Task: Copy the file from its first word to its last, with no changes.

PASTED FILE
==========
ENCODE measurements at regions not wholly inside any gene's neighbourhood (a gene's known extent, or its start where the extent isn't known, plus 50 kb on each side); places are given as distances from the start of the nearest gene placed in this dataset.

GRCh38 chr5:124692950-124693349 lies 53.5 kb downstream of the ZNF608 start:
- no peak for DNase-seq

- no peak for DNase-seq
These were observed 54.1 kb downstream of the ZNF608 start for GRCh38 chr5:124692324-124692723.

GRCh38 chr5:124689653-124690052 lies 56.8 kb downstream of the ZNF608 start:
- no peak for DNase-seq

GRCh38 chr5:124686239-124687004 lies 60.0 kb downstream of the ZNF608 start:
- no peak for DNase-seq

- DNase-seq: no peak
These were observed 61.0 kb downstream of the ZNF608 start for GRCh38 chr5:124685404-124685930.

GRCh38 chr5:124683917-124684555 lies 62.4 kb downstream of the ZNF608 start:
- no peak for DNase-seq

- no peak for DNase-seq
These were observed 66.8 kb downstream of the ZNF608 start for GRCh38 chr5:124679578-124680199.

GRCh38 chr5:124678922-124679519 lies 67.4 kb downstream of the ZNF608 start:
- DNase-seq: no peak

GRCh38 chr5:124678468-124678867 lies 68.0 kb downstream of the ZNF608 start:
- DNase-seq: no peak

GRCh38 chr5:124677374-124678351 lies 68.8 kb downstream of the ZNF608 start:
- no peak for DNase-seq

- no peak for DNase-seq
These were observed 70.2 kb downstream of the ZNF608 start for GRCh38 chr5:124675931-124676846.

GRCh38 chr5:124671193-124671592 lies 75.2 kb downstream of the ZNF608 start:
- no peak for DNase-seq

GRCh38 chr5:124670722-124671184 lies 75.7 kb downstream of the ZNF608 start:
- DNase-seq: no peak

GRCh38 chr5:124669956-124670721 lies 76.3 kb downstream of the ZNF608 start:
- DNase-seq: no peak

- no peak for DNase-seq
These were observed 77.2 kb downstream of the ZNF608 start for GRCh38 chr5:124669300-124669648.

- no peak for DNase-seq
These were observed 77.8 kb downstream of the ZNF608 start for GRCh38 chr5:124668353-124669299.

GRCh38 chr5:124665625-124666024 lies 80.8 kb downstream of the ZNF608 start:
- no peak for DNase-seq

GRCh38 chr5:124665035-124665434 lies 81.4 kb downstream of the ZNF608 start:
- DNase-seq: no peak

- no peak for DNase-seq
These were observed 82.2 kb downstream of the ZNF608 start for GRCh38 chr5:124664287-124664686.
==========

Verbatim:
ENCODE measurements at regions not wholly inside any gene's neighbourhood (a gene's known extent, or its start where the extent isn't known, plus 50 kb on each side); places are given as distances from the start of the nearest gene placed in this dataset.

GRCh38 chr5:124692950-124693349 lies 53.5 kb downstream of the ZNF608 start:
- no peak for DNase-seq

- no peak for DNase-seq
These were observed 54.1 kb downstream of the ZNF608 start for GRCh38 chr5:124692324-124692723.

GRCh38 chr5:124689653-124690052 lies 56.8 kb downstream of the ZNF608 start:
- no peak for DNase-seq

GRCh38 chr5:124686239-124687004 lies 60.0 kb downstream of the ZNF608 start:
- no peak for DNase-seq

- DNase-seq: no peak
These were observed 61.0 kb downstream of the ZNF608 start for GRCh38 chr5:124685404-124685930.

GRCh38 chr5:124683917-124684555 lies 62.4 kb downstream of the ZNF608 start:
- no peak for DNase-seq

- no peak for DNase-seq
These were observed 66.8 kb downstream of the ZNF608 start for GRCh38 chr5:124679578-124680199.

GRCh38 chr5:124678922-124679519 lies 67.4 kb downstream of the ZNF608 start:
- DNase-seq: no peak

GRCh38 chr5:124678468-124678867 lies 68.0 kb downstream of the ZNF608 start:
- DNase-seq: no peak

GRCh38 chr5:124677374-124678351 lies 68.8 kb downstream of the ZNF608 start:
- no peak for DNase-seq

- no peak for DNase-seq
These were observed 70.2 kb downstream of the ZNF608 start for GRCh38 chr5:124675931-124676846.

GRCh38 chr5:124671193-124671592 lies 75.2 kb downstream of the ZNF608 start:
- no peak for DNase-seq

GRCh38 chr5:124670722-124671184 lies 75.7 kb downstream of the ZNF608 start:
- DNase-seq: no peak

GRCh38 chr5:124669956-124670721 lies 76.3 kb downstream of the ZNF608 start:
- DNase-seq: no peak

- no peak for DNase-seq
These were observed 77.2 kb downstream of the ZNF608 start for GRCh38 chr5:124669300-124669648.

- no peak for DNase-seq
These were observed 77.8 kb downstream of the ZNF608 start for GRCh38 chr5:124668353-124669299.

GRCh38 chr5:124665625-124666024 lies 80.8 kb downstream of the ZNF608 start:
- no peak for DNase-seq

GRCh38 chr5:124665035-124665434 lies 81.4 kb downstream of the ZNF608 start:
- DNase-seq: no peak

- no peak for DNase-seq
These were observed 82.2 kb downstream of the ZNF608 start for GRCh38 chr5:124664287-124664686.